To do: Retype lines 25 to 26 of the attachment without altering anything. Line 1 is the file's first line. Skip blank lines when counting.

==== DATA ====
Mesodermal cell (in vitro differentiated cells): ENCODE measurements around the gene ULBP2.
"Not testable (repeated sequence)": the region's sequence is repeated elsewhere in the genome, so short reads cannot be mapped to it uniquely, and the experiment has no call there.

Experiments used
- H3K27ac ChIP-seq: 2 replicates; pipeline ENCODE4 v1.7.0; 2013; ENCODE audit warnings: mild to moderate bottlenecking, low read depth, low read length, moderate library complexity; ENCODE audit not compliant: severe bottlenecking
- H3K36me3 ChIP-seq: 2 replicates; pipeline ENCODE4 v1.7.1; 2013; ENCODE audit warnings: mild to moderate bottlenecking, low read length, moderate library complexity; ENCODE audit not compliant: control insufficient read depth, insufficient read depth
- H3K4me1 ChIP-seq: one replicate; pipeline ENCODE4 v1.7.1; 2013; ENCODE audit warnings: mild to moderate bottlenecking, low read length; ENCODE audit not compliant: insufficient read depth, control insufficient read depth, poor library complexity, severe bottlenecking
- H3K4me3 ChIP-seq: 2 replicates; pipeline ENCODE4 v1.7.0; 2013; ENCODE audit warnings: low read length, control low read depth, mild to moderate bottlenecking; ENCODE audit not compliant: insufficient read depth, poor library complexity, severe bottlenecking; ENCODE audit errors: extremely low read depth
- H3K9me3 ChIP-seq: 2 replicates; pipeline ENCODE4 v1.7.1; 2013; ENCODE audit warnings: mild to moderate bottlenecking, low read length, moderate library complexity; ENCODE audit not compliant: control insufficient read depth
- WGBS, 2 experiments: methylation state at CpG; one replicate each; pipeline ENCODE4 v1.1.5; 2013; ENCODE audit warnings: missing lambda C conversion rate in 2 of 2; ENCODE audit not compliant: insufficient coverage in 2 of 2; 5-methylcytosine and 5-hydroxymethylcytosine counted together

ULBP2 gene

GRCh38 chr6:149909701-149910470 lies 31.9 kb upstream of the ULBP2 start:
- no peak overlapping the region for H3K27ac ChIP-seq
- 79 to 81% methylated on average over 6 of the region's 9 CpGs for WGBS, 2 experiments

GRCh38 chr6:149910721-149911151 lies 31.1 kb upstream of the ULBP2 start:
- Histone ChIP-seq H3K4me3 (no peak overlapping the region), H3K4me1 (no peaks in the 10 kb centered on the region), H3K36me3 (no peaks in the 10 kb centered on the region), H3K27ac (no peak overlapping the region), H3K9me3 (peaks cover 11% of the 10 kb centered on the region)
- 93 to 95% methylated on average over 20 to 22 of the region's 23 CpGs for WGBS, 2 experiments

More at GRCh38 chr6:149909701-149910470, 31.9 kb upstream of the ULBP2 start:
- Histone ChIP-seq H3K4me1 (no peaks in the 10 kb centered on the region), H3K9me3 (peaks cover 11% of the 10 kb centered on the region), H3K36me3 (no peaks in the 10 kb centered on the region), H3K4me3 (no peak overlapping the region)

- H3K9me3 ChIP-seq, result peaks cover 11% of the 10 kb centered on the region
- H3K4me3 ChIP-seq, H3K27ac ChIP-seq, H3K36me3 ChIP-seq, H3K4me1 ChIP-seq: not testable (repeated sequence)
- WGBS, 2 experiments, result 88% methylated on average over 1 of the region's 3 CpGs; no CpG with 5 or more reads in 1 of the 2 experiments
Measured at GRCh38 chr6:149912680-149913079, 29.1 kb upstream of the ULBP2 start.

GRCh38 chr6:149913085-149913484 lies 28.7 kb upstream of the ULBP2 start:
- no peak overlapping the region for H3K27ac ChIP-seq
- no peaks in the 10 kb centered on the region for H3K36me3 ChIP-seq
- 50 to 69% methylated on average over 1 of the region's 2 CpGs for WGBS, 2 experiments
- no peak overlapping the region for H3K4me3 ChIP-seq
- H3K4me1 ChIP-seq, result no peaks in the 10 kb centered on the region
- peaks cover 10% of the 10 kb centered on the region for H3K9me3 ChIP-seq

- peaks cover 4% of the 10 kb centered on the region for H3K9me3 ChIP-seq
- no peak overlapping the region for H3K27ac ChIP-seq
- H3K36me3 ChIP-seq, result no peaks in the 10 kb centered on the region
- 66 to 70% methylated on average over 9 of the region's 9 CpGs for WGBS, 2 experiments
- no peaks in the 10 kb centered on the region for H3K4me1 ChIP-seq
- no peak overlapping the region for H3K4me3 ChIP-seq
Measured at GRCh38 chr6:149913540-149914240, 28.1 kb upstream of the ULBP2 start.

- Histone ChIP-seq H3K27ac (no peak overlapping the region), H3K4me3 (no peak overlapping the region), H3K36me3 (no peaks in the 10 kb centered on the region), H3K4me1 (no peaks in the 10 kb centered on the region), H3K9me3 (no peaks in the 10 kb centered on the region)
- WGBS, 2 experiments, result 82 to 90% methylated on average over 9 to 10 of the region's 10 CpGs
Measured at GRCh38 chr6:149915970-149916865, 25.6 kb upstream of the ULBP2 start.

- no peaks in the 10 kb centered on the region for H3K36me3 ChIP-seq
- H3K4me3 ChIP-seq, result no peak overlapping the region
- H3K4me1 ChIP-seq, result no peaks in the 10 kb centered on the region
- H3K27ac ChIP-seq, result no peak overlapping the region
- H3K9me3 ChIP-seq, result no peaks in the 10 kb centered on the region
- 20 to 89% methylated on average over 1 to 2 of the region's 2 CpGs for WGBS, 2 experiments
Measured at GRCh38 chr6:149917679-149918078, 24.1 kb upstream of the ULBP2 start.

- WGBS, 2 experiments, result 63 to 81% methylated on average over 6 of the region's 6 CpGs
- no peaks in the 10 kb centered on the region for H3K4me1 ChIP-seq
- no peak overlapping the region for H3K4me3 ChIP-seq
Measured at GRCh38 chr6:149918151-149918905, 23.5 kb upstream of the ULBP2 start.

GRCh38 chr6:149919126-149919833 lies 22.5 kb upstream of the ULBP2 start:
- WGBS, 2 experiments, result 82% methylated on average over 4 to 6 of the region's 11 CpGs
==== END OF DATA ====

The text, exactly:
- no peaks in the 10 kb centered on the region for H3K36me3 ChIP-seq
- 50 to 69% methylated on average over 1 of the region's 2 CpGs for WGBS, 2 experiments